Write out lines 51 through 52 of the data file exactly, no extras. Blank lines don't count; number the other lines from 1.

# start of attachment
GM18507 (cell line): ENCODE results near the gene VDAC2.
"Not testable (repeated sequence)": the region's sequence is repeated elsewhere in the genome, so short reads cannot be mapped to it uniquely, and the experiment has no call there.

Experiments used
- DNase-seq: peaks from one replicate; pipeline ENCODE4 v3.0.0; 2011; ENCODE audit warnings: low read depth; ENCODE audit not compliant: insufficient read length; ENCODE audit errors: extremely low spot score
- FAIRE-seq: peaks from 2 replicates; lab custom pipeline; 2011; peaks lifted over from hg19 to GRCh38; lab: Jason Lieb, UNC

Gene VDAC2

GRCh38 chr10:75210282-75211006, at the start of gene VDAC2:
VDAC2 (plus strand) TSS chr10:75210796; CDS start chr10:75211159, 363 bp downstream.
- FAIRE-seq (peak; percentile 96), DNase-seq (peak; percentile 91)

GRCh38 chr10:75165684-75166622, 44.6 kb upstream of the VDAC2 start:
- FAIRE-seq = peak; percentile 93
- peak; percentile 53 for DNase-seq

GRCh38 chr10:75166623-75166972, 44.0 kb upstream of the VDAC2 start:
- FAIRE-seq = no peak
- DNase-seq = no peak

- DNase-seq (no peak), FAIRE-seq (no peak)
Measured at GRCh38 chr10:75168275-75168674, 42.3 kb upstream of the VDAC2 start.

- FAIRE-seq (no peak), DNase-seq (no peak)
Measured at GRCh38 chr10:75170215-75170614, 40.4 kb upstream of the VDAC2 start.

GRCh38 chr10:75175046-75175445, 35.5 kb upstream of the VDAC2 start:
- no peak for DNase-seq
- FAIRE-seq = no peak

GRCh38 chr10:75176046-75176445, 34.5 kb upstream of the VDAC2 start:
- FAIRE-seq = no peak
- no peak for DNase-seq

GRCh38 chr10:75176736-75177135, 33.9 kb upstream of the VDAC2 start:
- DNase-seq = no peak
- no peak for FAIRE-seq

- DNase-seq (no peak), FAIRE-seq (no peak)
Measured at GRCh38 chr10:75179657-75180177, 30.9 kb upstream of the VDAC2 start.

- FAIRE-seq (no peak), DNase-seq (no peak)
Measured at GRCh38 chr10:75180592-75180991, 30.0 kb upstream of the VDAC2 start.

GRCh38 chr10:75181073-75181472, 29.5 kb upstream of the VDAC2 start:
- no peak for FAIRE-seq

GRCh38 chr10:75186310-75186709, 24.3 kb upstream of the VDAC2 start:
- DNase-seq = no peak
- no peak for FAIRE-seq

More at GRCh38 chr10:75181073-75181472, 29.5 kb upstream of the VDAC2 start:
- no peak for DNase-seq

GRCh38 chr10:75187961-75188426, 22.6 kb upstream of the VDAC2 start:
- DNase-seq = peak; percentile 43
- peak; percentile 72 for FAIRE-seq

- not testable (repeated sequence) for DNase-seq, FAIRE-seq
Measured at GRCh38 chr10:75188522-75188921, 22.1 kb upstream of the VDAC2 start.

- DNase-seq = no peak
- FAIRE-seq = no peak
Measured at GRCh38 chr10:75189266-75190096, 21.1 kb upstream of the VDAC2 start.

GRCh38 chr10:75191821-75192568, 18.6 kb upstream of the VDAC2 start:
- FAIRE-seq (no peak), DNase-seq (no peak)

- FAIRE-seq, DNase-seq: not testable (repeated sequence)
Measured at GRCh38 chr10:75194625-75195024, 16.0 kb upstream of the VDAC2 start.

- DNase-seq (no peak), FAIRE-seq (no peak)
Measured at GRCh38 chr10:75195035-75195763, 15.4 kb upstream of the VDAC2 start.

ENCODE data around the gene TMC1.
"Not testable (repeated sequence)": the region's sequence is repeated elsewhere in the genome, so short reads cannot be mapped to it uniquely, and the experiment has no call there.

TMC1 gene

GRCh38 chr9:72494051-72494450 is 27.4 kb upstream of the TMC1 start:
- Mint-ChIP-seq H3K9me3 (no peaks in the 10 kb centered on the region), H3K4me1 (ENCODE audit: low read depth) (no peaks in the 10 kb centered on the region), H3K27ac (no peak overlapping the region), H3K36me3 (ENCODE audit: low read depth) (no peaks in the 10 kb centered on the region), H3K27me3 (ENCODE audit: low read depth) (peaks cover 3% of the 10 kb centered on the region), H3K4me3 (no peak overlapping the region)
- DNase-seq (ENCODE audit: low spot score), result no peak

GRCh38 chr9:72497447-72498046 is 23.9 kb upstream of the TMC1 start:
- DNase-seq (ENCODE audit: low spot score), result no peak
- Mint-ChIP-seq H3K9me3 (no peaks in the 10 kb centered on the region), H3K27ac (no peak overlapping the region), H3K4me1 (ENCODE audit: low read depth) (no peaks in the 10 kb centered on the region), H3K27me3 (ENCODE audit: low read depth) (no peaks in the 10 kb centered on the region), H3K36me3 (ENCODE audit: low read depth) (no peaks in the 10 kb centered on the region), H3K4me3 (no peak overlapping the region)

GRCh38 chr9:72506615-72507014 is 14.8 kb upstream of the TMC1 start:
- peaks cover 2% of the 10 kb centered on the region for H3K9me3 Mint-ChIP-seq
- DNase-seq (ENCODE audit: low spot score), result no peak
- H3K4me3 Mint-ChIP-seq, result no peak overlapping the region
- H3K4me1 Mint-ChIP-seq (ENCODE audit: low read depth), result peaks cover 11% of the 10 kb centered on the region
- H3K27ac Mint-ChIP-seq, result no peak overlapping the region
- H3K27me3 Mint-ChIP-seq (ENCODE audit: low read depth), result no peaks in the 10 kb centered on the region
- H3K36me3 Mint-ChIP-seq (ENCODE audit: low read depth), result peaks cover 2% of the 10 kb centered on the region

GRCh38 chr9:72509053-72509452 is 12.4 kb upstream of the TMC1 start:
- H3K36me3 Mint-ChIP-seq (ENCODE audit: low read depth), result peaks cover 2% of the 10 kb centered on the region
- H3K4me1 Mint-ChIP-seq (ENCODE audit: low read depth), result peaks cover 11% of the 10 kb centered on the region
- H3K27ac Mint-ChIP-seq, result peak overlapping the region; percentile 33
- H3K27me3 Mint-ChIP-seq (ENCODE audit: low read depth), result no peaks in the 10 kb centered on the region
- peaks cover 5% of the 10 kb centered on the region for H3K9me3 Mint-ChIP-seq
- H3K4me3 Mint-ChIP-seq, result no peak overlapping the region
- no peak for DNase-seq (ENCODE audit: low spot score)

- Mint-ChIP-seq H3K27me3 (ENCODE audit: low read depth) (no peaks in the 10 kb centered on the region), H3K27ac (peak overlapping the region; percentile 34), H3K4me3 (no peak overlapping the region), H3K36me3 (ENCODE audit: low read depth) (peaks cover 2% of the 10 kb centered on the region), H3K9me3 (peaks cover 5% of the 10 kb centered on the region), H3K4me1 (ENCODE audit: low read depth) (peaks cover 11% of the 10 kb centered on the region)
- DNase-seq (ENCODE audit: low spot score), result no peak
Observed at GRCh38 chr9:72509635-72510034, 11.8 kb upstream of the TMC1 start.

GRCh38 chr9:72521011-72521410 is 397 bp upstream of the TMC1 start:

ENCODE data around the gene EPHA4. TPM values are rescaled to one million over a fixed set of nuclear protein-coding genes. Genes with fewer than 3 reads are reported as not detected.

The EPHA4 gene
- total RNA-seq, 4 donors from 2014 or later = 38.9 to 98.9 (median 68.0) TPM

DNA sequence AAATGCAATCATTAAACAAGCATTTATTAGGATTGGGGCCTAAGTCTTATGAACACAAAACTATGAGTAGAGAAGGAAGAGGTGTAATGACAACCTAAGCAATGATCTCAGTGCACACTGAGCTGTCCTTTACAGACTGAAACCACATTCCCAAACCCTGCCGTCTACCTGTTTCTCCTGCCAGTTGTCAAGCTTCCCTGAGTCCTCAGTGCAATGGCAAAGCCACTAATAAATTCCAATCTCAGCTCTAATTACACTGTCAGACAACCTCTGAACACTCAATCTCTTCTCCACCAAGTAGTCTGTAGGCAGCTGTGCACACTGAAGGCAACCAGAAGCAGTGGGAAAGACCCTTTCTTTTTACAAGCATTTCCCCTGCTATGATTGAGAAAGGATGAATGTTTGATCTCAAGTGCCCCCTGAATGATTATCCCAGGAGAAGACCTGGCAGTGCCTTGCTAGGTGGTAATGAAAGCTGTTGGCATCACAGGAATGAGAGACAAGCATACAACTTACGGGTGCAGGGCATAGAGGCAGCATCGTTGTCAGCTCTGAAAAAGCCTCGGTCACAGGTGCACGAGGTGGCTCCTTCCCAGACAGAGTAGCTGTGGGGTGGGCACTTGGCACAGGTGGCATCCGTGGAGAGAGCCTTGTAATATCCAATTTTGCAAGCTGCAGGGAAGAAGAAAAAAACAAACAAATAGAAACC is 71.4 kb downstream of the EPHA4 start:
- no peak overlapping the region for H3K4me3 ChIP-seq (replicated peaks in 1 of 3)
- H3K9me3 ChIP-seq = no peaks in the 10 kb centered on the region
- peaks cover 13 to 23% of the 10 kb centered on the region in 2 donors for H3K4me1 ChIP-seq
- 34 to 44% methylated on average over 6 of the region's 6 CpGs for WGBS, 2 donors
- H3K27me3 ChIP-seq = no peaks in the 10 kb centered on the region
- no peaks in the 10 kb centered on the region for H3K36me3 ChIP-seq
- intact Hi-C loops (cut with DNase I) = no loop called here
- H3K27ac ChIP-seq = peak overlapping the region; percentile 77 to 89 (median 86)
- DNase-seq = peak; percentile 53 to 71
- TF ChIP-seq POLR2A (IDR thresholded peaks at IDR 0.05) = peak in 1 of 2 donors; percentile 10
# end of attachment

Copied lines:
Measured at GRCh38 chr10:75194625-75195024, 16.0 kb upstream of the VDAC2 start.

- DNase-seq (no peak), FAIRE-seq (no peak)